Funeral services were held from the Methodist church in Haxtun this afternoon. The business houses of the town were closed during the hours of the service that all might have an opportunity to pay their last respects.
Ellen W. Larson was born at Oakland, Nebraska, on July 21st, 1881, and died at her home in Haxtun, after a long and painful illness, on December 15, 1929.
In 1887 the family moved to Colorado and settled on the farm in the Fairfield district northeast of Haxtun. They were among the first settlers in this neighborhood, and took an active part in community development and in church work. Here Ellen went to school and attended the church and Sunday school of Fairfield.
Very early in life she showed a marked interest in church and Sunday school work, and later, during a revival meeting held in Haxtun, she gave her heart to Christ and united with the Methodist church. For over 20 years now Mrs. Larson has been one of its most active helpers and supporters, taking a deep interest in every department of the work. Active and energetic to a degree not often exhibited, she was untiring in her devotion to the cause of Christ and his kingdom. For over eight years she served most acceptably as superintendent of the primary department, and as superintendent of the junior league, and there are many of our young people who remember her with deep gratitude and appreciation for her kind and loving ministrations to them in their early childhood training in the knowledge of God and the Bible. She loved the children and was beloved of them, and nothing pleased her more than when happily engaged in teaching them the love of the Heavenly Father which she so beautifully exemplified in her own life.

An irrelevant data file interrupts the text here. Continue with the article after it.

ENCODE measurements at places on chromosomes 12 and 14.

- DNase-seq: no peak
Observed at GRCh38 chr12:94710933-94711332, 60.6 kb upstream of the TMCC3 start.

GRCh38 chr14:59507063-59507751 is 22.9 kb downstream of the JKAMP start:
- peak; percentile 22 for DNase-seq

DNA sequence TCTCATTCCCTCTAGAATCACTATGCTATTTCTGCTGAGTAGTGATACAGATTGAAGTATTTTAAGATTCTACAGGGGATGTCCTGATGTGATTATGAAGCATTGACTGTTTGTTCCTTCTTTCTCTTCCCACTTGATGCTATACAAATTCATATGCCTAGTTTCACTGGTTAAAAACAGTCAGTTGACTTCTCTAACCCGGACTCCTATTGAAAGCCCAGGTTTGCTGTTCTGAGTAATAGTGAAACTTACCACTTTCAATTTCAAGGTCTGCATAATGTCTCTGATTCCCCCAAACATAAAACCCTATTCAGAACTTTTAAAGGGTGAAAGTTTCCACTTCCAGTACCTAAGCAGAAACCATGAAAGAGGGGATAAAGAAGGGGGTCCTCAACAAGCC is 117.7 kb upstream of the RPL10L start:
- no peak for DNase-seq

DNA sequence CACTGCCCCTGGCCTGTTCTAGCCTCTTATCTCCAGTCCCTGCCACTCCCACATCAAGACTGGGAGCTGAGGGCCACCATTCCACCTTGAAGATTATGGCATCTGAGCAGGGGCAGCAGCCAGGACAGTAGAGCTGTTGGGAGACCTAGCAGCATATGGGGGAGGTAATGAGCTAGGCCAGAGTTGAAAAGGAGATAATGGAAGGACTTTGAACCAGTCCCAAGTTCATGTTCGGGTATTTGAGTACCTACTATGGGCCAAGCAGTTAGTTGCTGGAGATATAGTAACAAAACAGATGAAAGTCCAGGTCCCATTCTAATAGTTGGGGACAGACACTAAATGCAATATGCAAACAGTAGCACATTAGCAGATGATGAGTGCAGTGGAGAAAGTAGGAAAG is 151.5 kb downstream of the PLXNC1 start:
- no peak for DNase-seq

Sister Larson loved her Savior and the church of her choice and was seldom absent from her place on Sunday. She was a woman of wide interests and took an active part not only in local community welfare through the Ladies' Aid society and Parent Teachers' association, but also in the wider interests of the Kingdom of God in the world. For many years she held office in the Woman's Foreign Missionary society of the church, and manifested deep concern for the salvation of those living in heathen lands, and by her generous gifts and unstinted service she sought to bring to them the blessings of the Gospel. Truly we may say, in the words of the Master, "She hath done what she could." And the commendation and reward of faithful service will be hers.
Hers was indeed a sweet, gracious and useful life. A lovely character and with a cheery and happy disposition to make the best of things, she faced the strain of a long and painful illness with such a royal spirit, and such trust and confidence in God, that it was a benediction to visit with her. Truly we may say of her as was said of her Divine Lord, "she was made perfect through sufferings." And she knew indeed that, "all things work together for good to them that love God." And Sister Larson loved God and tried her best to please Him.
She was a woman greatly beloved and respected, and she will be missed not only by her near friends and relatives but by the whole community. And the deepest sympathy of the community will be accorded to the bereaved family in their great loss.
In the year 1906, on June 27th, she was happily married to Emil Larson of Haxtun, and came to reside with him in town. Four children came to bless them in their wedded life, Conrad, Euphemia, Velma and Kermit. These with her beloved husband devoted themselves untiringly to care for her in her long illness, and with the following brothers and sisters and a host of friends and other relatives remain to mourn her departure.